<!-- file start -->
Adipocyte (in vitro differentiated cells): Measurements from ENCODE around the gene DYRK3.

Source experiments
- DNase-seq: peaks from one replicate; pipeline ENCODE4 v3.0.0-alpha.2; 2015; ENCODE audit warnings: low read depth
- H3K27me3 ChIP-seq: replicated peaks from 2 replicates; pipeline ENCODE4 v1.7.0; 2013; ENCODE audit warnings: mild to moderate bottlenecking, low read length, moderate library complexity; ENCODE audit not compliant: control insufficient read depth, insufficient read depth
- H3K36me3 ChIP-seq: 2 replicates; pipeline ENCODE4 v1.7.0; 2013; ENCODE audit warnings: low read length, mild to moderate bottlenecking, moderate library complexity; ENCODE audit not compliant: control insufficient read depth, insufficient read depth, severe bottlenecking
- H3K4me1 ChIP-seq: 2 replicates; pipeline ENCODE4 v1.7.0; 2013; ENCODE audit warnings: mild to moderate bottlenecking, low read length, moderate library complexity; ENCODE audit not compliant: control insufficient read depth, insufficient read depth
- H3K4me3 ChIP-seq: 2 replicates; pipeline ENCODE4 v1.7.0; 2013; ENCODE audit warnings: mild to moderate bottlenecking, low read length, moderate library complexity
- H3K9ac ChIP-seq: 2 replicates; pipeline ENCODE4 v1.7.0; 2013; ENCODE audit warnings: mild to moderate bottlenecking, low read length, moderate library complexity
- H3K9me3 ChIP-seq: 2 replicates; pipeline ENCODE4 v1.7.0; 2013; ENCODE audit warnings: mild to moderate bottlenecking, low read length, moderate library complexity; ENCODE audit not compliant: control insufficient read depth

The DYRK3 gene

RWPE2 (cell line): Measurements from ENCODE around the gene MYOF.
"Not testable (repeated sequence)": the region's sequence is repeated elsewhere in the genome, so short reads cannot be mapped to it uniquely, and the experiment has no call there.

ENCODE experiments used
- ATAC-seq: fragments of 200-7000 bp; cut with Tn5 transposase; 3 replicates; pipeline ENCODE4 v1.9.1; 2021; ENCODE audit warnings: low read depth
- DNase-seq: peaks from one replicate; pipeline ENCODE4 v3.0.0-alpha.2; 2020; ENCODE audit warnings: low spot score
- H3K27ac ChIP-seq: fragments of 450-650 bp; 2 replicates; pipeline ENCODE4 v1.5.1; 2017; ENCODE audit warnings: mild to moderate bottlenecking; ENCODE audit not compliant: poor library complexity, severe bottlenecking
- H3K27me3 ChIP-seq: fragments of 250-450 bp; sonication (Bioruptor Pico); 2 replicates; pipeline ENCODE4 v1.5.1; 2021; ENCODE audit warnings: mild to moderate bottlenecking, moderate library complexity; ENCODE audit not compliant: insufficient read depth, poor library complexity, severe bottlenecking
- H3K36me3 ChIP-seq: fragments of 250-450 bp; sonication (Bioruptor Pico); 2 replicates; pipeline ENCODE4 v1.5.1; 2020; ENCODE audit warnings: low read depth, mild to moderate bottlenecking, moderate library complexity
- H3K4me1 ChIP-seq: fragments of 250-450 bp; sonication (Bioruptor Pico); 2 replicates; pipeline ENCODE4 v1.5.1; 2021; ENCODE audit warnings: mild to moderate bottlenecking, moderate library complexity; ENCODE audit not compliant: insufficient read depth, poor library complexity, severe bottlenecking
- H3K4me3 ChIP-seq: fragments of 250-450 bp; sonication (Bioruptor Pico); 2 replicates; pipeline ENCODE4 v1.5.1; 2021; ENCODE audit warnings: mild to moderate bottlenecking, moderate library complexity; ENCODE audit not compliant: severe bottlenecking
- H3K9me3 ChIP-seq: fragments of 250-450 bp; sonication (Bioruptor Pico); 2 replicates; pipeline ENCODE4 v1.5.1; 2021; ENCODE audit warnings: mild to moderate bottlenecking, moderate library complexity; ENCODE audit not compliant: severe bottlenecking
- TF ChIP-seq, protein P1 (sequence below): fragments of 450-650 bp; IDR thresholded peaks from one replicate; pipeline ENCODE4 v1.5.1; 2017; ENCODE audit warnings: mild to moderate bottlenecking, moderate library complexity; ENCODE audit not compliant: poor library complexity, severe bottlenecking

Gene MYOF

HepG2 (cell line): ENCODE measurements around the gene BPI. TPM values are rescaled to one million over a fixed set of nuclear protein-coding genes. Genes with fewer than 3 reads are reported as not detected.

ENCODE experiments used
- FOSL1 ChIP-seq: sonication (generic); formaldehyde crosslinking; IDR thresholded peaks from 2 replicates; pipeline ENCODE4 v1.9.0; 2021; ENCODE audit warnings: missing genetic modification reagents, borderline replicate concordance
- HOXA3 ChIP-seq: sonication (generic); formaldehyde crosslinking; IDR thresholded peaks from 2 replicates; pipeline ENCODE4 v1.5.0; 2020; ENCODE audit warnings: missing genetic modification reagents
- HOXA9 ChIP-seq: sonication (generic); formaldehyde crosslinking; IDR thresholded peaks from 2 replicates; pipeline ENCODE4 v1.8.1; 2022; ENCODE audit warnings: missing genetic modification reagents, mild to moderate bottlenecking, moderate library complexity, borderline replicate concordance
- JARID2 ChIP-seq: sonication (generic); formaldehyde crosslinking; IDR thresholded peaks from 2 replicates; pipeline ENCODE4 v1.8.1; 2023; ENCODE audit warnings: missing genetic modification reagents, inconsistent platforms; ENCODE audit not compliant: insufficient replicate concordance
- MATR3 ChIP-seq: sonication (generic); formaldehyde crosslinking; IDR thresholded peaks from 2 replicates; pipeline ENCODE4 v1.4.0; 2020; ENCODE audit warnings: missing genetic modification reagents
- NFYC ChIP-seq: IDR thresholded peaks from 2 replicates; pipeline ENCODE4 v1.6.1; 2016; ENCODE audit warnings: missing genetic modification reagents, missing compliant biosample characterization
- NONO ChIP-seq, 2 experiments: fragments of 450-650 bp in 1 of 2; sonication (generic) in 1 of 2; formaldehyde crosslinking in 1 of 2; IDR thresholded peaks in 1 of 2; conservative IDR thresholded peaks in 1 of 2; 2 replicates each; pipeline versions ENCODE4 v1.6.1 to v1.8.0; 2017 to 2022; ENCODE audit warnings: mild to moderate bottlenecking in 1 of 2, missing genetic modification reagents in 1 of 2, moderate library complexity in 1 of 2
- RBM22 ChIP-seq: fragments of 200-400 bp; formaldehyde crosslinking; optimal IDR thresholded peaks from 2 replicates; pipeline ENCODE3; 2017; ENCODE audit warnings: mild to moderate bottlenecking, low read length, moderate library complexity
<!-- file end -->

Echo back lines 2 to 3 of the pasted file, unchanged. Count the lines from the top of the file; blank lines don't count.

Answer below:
Source experiments
- DNase-seq: peaks from one replicate; pipeline ENCODE4 v3.0.0-alpha.2; 2015; ENCODE audit warnings: low read depth